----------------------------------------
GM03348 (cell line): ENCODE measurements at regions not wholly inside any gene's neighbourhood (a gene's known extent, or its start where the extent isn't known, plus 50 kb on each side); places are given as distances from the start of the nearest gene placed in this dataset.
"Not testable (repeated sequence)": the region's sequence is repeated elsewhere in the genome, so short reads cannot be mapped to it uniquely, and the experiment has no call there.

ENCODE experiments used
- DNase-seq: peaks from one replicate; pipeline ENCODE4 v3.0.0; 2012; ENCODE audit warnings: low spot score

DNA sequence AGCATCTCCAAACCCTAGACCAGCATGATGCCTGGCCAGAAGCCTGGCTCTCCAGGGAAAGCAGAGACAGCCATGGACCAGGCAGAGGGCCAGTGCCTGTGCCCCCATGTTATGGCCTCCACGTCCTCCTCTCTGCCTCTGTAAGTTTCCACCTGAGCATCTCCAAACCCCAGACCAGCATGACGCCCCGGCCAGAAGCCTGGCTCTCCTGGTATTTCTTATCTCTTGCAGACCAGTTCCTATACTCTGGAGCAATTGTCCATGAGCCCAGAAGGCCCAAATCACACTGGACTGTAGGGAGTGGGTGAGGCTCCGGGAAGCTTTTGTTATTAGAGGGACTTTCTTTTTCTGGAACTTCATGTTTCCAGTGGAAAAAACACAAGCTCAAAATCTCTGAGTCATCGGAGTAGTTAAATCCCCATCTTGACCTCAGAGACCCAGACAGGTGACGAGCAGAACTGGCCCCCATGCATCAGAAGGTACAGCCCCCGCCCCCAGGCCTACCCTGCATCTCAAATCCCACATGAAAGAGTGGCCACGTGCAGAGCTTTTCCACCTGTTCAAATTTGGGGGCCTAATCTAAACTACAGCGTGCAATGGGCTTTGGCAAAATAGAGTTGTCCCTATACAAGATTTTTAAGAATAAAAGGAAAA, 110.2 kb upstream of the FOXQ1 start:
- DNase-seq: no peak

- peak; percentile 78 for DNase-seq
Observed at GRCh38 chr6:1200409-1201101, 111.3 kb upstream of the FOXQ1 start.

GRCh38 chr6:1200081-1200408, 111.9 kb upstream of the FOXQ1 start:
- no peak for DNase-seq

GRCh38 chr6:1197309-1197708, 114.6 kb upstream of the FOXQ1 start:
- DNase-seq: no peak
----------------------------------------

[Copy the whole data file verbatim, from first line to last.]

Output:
GM03348 (cell line): ENCODE measurements at regions not wholly inside any gene's neighbourhood (a gene's known extent, or its start where the extent isn't known, plus 50 kb on each side); places are given as distances from the start of the nearest gene placed in this dataset.
"Not testable (repeated sequence)": the region's sequence is repeated elsewhere in the genome, so short reads cannot be mapped to it uniquely, and the experiment has no call there.

ENCODE experiments used
- DNase-seq: peaks from one replicate; pipeline ENCODE4 v3.0.0; 2012; ENCODE audit warnings: low spot score

DNA sequence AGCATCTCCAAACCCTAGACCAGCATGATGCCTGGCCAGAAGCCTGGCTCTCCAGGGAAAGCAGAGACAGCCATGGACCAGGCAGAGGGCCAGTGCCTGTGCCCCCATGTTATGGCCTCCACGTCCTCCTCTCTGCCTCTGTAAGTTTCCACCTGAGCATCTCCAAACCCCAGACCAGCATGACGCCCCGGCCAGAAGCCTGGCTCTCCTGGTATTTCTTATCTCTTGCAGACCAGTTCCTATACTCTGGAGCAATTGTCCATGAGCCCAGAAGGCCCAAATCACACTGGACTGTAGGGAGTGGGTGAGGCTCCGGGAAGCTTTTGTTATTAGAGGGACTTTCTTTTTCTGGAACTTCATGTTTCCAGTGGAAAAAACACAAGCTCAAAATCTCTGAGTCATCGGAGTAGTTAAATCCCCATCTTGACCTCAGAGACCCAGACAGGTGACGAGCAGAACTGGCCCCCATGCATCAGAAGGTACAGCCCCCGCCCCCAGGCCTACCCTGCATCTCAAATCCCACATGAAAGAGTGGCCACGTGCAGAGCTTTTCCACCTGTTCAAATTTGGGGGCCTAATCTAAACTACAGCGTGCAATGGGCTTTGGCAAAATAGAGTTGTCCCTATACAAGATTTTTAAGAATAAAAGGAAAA, 110.2 kb upstream of the FOXQ1 start:
- DNase-seq: no peak

- peak; percentile 78 for DNase-seq
Observed at GRCh38 chr6:1200409-1201101, 111.3 kb upstream of the FOXQ1 start.

GRCh38 chr6:1200081-1200408, 111.9 kb upstream of the FOXQ1 start:
- no peak for DNase-seq

GRCh38 chr6:1197309-1197708, 114.6 kb upstream of the FOXQ1 start:
- DNase-seq: no peak